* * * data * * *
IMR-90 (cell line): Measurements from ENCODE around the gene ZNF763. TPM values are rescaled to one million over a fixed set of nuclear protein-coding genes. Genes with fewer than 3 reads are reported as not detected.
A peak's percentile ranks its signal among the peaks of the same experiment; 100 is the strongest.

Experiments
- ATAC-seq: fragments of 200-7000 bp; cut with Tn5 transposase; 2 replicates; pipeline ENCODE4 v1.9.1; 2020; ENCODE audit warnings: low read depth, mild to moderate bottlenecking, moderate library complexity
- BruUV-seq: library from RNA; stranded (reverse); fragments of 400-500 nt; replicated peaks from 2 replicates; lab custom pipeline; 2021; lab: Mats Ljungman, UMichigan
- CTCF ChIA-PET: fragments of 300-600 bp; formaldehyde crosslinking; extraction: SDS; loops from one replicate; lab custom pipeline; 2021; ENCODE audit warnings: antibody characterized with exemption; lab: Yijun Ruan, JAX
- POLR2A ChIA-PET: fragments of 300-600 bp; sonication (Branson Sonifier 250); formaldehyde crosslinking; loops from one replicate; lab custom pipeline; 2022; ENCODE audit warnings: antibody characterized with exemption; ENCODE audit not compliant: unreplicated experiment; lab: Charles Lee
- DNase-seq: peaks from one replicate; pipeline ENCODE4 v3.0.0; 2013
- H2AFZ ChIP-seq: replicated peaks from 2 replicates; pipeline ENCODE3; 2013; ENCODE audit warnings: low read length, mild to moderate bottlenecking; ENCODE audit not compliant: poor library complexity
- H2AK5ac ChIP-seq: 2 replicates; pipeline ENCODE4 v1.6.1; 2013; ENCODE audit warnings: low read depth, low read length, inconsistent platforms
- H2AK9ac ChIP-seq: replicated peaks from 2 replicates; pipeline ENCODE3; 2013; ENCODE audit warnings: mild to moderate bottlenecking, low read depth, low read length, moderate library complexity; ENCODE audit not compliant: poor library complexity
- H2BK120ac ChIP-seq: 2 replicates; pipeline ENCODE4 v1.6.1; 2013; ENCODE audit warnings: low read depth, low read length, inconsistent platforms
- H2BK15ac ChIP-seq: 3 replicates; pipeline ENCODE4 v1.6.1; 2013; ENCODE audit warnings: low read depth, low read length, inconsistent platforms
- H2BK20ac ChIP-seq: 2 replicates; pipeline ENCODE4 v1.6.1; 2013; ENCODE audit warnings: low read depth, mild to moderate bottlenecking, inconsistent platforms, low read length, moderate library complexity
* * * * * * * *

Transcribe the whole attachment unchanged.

IMR-90 (cell line): Measurements from ENCODE around the gene ZNF763. TPM values are rescaled to one million over a fixed set of nuclear protein-coding genes. Genes with fewer than 3 reads are reported as not detected.
A peak's percentile ranks its signal among the peaks of the same experiment; 100 is the strongest.

Experiments
- ATAC-seq: fragments of 200-7000 bp; cut with Tn5 transposase; 2 replicates; pipeline ENCODE4 v1.9.1; 2020; ENCODE audit warnings: low read depth, mild to moderate bottlenecking, moderate library complexity
- BruUV-seq: library from RNA; stranded (reverse); fragments of 400-500 nt; replicated peaks from 2 replicates; lab custom pipeline; 2021; lab: Mats Ljungman, UMichigan
- CTCF ChIA-PET: fragments of 300-600 bp; formaldehyde crosslinking; extraction: SDS; loops from one replicate; lab custom pipeline; 2021; ENCODE audit warnings: antibody characterized with exemption; lab: Yijun Ruan, JAX
- POLR2A ChIA-PET: fragments of 300-600 bp; sonication (Branson Sonifier 250); formaldehyde crosslinking; loops from one replicate; lab custom pipeline; 2022; ENCODE audit warnings: antibody characterized with exemption; ENCODE audit not compliant: unreplicated experiment; lab: Charles Lee
- DNase-seq: peaks from one replicate; pipeline ENCODE4 v3.0.0; 2013
- H2AFZ ChIP-seq: replicated peaks from 2 replicates; pipeline ENCODE3; 2013; ENCODE audit warnings: low read length, mild to moderate bottlenecking; ENCODE audit not compliant: poor library complexity
- H2AK5ac ChIP-seq: 2 replicates; pipeline ENCODE4 v1.6.1; 2013; ENCODE audit warnings: low read depth, low read length, inconsistent platforms
- H2AK9ac ChIP-seq: replicated peaks from 2 replicates; pipeline ENCODE3; 2013; ENCODE audit warnings: mild to moderate bottlenecking, low read depth, low read length, moderate library complexity; ENCODE audit not compliant: poor library complexity
- H2BK120ac ChIP-seq: 2 replicates; pipeline ENCODE4 v1.6.1; 2013; ENCODE audit warnings: low read depth, low read length, inconsistent platforms
- H2BK15ac ChIP-seq: 3 replicates; pipeline ENCODE4 v1.6.1; 2013; ENCODE audit warnings: low read depth, low read length, inconsistent platforms
- H2BK20ac ChIP-seq: 2 replicates; pipeline ENCODE4 v1.6.1; 2013; ENCODE audit warnings: low read depth, mild to moderate bottlenecking, inconsistent platforms, low read length, moderate library complexity